where trouble was needed

December 24, 2013

The Diplomat and The Help

Filed under: Uncategorized — Aravinda @ 8:03 am

New York Times

India Ink - Notes on the World's Largest Democracy

December 19, 2013, 8:59 am 131 Comments

The Domestic Help’s Views in Debate over Diplomat’s Arrest



When the allegations first came out that the diplomat was not paying the wage stated on the official documents, her father and others protested that she could not afford to pay that much, or even minimum wage. People even trotted out the defense that "all the diplomats do it."

When this cut no ice, all we heard about was increasing the diplomat’s immunity, not about holding her accountable or restoring unpaid wages to the domestic worker, Sangeetha Richard. Furthermore the Government of India proposes to designate Indian domestic helps working abroad as government servants on contract in order to exempt them from US wage laws.

Regarding the employers’ claim that "they make up for lesser wages for their staff by providing a home, food and transportation." the question is, is this what they stated on the visa application form?

Sangeetha Richard and Safe Horizon are taking on a significant uphill struggle. The government of India, which never tried using its clout to change US Policies on issues affecting pollution, food security and other matters affecting hundreds of millions of Indians, has acted swiftly in this case. Going well beyond the issue of treatment in police custody, the Ministry of External Affairs has clearly taken sides with the diplomat and left Sangeetha Richard, also an Indian, to fend for herself.

Many domestic workers earn much less than Sangeetha Richard. I hope this case empowers more of them to speak up for their rights.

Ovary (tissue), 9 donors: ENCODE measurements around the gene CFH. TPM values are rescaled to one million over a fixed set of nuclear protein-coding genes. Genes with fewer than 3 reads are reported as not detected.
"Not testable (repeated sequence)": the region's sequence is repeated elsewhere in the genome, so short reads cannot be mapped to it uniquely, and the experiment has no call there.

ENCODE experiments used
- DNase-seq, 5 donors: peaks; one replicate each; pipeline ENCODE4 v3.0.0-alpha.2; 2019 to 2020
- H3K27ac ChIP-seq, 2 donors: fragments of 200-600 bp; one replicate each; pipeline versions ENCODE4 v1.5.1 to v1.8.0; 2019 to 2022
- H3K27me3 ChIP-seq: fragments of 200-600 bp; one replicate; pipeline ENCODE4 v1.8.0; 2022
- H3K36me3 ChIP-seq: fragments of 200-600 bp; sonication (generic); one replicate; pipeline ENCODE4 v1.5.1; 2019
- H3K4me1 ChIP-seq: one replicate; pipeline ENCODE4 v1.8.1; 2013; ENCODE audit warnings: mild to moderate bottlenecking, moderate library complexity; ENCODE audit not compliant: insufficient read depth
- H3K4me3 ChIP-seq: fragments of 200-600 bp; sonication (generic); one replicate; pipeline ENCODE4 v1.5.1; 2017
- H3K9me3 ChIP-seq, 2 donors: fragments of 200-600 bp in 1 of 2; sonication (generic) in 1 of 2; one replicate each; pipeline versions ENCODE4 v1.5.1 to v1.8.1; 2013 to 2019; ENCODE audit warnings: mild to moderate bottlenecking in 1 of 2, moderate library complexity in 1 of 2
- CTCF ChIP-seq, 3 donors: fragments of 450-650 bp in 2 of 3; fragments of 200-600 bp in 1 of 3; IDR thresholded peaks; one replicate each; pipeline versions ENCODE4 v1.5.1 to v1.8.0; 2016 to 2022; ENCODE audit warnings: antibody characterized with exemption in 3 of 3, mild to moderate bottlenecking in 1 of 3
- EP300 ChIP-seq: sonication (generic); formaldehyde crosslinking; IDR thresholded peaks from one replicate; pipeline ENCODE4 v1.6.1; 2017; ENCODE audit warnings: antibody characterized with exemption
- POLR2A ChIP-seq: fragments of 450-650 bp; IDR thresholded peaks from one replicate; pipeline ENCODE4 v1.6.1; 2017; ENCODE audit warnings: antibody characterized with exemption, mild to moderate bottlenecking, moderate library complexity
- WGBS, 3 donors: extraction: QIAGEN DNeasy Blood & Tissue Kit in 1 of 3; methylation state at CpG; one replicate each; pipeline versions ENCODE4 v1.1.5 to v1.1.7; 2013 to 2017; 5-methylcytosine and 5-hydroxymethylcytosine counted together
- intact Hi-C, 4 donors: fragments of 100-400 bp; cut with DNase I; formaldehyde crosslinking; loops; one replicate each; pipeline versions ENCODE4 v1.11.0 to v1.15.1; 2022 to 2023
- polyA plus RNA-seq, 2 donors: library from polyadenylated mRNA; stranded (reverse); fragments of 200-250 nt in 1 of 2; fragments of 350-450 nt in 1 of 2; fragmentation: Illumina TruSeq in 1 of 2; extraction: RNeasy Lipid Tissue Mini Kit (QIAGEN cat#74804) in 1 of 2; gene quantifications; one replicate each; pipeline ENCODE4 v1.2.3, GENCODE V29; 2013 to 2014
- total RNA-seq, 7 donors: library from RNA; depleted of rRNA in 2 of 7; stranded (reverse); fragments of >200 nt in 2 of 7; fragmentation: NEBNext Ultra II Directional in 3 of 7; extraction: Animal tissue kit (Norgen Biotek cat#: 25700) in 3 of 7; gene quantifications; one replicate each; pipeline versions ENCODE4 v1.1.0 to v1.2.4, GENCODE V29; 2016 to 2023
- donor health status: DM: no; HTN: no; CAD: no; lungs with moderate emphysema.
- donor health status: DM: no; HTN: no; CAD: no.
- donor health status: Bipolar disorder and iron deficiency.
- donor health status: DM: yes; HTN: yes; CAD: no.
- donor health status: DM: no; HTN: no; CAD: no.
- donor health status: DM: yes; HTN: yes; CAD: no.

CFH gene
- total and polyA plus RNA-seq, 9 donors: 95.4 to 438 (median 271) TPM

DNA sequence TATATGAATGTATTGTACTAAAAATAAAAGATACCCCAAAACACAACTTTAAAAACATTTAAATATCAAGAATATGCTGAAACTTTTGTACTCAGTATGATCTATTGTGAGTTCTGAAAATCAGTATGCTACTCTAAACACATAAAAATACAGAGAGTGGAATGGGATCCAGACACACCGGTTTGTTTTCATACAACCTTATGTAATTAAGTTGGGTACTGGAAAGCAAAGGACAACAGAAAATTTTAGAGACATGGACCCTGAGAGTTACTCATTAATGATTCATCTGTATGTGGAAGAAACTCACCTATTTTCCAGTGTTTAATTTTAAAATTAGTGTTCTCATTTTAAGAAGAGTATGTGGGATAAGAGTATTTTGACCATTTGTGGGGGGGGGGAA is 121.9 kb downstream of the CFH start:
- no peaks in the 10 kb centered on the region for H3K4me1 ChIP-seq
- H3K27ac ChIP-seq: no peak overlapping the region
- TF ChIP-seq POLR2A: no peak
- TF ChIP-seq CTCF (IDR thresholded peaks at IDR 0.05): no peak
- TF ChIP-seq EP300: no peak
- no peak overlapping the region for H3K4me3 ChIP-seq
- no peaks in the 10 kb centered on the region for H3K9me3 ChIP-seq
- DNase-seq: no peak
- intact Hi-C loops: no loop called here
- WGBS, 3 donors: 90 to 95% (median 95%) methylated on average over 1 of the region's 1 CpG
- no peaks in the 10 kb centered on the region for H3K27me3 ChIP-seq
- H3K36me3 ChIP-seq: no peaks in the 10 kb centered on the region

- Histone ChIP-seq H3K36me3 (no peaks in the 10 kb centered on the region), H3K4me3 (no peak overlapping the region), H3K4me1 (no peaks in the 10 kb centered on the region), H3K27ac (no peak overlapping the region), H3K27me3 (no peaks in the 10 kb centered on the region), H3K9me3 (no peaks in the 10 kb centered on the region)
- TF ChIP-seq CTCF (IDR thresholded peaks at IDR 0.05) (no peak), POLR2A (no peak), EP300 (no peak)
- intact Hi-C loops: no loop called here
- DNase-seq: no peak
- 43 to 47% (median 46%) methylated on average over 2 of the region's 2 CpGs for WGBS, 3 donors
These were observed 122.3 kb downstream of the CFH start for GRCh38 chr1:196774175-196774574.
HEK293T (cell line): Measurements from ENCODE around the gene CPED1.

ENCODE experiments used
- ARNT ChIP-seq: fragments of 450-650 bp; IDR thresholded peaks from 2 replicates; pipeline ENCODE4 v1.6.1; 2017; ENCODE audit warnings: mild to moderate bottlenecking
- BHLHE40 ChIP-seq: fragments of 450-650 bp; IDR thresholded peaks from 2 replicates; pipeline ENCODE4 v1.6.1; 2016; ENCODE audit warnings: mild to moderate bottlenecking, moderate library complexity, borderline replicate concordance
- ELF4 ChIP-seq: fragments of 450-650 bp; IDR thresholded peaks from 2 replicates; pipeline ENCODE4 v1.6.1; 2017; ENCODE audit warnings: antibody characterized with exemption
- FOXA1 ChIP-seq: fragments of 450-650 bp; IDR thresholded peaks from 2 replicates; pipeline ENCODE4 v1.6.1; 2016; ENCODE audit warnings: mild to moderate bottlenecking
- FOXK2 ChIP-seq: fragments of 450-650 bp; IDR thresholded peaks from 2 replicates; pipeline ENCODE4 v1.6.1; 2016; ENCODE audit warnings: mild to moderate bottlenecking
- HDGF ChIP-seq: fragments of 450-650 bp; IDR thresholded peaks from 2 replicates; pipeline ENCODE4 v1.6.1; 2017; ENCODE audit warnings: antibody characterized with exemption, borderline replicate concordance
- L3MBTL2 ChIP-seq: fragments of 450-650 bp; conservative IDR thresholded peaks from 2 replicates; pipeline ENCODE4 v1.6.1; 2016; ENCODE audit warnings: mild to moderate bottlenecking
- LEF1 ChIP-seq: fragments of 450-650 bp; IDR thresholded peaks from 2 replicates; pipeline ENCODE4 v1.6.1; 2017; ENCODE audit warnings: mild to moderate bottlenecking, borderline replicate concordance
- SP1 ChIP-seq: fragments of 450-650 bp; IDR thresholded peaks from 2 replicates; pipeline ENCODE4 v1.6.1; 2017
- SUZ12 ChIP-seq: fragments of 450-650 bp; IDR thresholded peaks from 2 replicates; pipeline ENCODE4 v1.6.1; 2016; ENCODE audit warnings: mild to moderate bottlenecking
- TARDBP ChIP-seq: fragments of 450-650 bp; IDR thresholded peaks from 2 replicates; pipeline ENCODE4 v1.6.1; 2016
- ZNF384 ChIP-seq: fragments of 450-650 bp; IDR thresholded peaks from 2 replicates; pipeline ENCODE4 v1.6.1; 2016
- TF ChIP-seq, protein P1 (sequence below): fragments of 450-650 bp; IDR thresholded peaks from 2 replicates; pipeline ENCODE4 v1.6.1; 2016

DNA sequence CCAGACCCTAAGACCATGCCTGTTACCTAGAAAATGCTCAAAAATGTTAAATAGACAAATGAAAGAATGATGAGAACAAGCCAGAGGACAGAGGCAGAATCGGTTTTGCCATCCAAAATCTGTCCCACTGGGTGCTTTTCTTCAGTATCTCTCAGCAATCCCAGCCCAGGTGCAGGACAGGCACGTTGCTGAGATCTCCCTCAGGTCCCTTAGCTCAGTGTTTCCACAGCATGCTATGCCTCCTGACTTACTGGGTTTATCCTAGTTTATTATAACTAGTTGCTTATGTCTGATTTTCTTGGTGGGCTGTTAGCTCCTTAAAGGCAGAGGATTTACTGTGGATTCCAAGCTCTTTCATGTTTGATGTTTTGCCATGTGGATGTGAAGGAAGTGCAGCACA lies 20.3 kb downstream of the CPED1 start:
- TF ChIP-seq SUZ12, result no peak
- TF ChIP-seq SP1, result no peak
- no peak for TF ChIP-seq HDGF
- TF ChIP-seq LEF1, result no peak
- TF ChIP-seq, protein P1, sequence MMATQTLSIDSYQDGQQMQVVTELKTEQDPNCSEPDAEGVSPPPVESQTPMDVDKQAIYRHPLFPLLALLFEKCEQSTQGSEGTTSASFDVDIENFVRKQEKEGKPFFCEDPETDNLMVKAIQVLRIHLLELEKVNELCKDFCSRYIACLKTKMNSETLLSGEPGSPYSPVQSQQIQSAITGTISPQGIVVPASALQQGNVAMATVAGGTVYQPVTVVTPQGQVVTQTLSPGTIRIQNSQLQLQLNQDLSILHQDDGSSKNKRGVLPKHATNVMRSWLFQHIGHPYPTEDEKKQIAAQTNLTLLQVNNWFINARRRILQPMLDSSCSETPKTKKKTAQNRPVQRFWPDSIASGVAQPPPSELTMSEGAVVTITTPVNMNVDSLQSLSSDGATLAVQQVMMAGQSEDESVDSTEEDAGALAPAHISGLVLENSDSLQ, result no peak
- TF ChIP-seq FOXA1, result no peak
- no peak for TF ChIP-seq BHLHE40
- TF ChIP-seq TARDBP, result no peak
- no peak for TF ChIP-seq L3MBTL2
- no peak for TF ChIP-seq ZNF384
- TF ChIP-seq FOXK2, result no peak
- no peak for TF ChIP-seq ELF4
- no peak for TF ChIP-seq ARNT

December 20, 2013

Fighting Inequality, Indian Style

Filed under: Uncategorized — Aravinda @ 9:40 am

New York Times

Inequality, Indian Style

Published: December 19, 2013


Indian TV-Gurus are peddling your message of "change must come from within" 24 / 7.

Are we giving up on the idea of democracy, that we can collectively make policies that work for society as a whole? At times, I plead guilty … but every day, I wake up and snap out of it. Of course, we must change ourselves – it is very hard, too. Hats off to Ravi Gulati, but if he finds that his peers aren’t interested in conversations on the subject of inequality, he is clearly hanging with the wrong crowd.

Not 5 km from Khan Market, near Jantar Mantar, 200 elderly people are sitting in dharna for pensions. Struggling to live with dignity in old age, they are demanding that the government fulfill its promise to provide social security benefits. Their dedication and faith in the democratic process reminds us that we must join our voices with theirs, we must be the change.



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